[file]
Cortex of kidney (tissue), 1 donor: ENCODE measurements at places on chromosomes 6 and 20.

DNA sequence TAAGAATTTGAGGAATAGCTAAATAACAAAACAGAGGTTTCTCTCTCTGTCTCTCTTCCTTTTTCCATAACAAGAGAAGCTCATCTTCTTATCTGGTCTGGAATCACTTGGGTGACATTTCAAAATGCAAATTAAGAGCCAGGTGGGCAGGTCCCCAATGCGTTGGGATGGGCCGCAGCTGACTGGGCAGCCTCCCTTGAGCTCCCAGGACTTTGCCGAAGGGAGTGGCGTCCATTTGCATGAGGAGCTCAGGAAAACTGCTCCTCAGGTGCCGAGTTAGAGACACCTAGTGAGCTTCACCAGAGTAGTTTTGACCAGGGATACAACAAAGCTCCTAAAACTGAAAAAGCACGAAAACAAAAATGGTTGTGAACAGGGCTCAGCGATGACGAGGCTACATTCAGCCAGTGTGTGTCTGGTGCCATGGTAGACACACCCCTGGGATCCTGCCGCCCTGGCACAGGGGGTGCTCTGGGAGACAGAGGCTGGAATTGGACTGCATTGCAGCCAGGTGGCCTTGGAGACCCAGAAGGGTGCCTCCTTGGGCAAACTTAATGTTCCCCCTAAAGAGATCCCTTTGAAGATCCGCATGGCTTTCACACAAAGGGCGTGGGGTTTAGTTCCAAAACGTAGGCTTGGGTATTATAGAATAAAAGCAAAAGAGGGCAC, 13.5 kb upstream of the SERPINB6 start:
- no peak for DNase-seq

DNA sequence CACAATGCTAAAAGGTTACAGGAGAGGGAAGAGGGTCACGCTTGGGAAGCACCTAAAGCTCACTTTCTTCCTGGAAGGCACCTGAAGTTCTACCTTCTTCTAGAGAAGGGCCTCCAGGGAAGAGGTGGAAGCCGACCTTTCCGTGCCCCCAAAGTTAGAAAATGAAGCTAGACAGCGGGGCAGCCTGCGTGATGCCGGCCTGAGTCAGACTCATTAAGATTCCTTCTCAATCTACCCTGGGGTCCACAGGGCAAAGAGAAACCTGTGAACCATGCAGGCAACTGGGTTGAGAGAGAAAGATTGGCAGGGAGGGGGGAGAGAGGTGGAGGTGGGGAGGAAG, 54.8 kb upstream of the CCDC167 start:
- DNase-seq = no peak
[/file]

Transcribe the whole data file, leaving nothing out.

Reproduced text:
Cortex of kidney (tissue), 1 donor: ENCODE measurements at places on chromosomes 6 and 20.

DNA sequence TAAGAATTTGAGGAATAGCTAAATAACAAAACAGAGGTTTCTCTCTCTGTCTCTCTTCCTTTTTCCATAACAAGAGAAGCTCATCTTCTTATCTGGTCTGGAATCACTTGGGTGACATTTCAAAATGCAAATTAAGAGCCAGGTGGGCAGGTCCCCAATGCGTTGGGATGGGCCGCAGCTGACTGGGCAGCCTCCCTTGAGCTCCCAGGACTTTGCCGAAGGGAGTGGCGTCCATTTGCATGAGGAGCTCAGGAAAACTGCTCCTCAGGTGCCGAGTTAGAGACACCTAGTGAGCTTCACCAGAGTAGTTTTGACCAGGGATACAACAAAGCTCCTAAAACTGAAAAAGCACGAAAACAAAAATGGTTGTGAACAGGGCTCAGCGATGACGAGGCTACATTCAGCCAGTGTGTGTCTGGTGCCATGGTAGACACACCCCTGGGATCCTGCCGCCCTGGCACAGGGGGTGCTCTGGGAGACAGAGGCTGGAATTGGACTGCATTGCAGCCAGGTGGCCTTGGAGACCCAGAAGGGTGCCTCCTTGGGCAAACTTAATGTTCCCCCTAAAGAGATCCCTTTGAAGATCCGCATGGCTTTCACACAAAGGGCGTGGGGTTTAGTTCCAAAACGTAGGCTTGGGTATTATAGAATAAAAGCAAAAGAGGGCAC, 13.5 kb upstream of the SERPINB6 start:
- no peak for DNase-seq

DNA sequence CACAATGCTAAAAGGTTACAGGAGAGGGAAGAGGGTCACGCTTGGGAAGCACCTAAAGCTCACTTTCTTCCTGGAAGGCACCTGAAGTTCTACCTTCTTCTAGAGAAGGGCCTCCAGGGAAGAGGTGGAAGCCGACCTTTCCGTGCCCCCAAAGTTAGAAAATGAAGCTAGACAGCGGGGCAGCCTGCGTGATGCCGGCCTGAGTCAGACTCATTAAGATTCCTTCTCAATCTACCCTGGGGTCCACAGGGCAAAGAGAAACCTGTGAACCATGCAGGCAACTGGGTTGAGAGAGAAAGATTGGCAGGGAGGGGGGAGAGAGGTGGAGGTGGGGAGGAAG, 54.8 kb upstream of the CCDC167 start:
- DNase-seq = no peak